Nov 6th, 2009 1:32:00pm
Books. Anyone who knows me will tell you I am in love with reading. I love stories. Mysteries; fantasies; tales of love and woe; of demons defeated and heroes born; of the creatures of the night and those that hide among us in the day. This column is inspired by a single book (or rather, the movie production of it): Inkheart.
Those of you who’ve heard of it know its story. The story of a man, Mo, and then later his daughter, who have the ability to read characters out of books. In the movie [which I happened to watch before wanting to read the book itself], the books whispered the words within them, calling out to be read. My question is: Is that so impossible?
I was at a bookstore last week. It is apparently the largest bookstore in the world, and heaven on earth for all bookworms, myself included. So, so many choices.
Overwhelming, almost, this variety of selections. So how do people make their decisions? After all, the books are not displayed with their pages open, so you can find out if you’re going to like the story or not. You have to pick something that looks interesting first.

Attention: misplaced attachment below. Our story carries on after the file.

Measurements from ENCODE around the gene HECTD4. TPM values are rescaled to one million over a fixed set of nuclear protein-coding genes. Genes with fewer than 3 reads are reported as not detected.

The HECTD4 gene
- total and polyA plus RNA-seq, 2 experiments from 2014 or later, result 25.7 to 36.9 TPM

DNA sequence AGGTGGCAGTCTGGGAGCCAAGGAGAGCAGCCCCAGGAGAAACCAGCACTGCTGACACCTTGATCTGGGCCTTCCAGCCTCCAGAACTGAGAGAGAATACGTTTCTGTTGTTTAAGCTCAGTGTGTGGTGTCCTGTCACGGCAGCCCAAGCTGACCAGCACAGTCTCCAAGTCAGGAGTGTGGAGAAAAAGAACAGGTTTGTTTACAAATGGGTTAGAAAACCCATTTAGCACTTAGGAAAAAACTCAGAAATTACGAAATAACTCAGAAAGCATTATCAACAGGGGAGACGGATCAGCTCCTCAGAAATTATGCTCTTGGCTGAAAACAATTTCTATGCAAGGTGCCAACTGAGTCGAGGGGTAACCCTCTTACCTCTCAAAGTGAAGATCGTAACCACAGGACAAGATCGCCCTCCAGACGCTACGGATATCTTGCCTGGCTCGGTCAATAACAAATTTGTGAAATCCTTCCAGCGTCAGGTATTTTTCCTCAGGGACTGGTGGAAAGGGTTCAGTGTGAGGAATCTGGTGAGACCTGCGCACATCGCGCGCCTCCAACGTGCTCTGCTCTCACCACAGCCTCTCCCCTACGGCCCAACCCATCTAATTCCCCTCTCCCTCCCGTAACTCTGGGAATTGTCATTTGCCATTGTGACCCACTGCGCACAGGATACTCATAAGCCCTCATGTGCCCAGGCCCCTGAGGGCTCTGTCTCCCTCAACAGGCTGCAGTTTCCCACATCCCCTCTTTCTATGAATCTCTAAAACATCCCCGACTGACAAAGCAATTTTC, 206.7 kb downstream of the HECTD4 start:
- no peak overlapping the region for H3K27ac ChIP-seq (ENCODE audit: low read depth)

So, ever wondered how you do it? Run your fingers over a bunch of books squeezed together then suddenly and randomly pick a book you think you might like? Some do it by reading the titles, others just let their fingers do the work. So how is it done?
Excuse my childish imagination, but I believe we all have Mo’s powers to some extent. Ever feel like some books just… call out to you? You haven’t read a word except perhaps for the plot summary on the back cover, and yet you find yourself unwilling to leave without it. Or you cross a few shelves and something stops you mid-step. You look, and you just grab a novel out of nowhere, then a few pages later you can say, “I’m so getting this.”
Perhaps it only is the ramblings of a dreamer who believes in a world more magical than that we live in now, but I like the thought of some stories being meant for us. We’re supposed to read them, love them, dive into them for just a little while and escape the “reality” we’re going to have to face later on. Perhaps I’ve been reading far too many fantasies, but it is comforting to me.
I love books. I love the pages that capture the tales of amazing characters in between the covers. For the longest time, they have been my escape. Whenever life was pressing down too hard, they were my friends. They let me forget, even if it was not for long.
So is it so strange that I also love the idea that some books are destined for me? And that others have books destined for them?
Then again, perhaps it only is the ramblings of a dreamer who believes in a world more magical than that we live in now.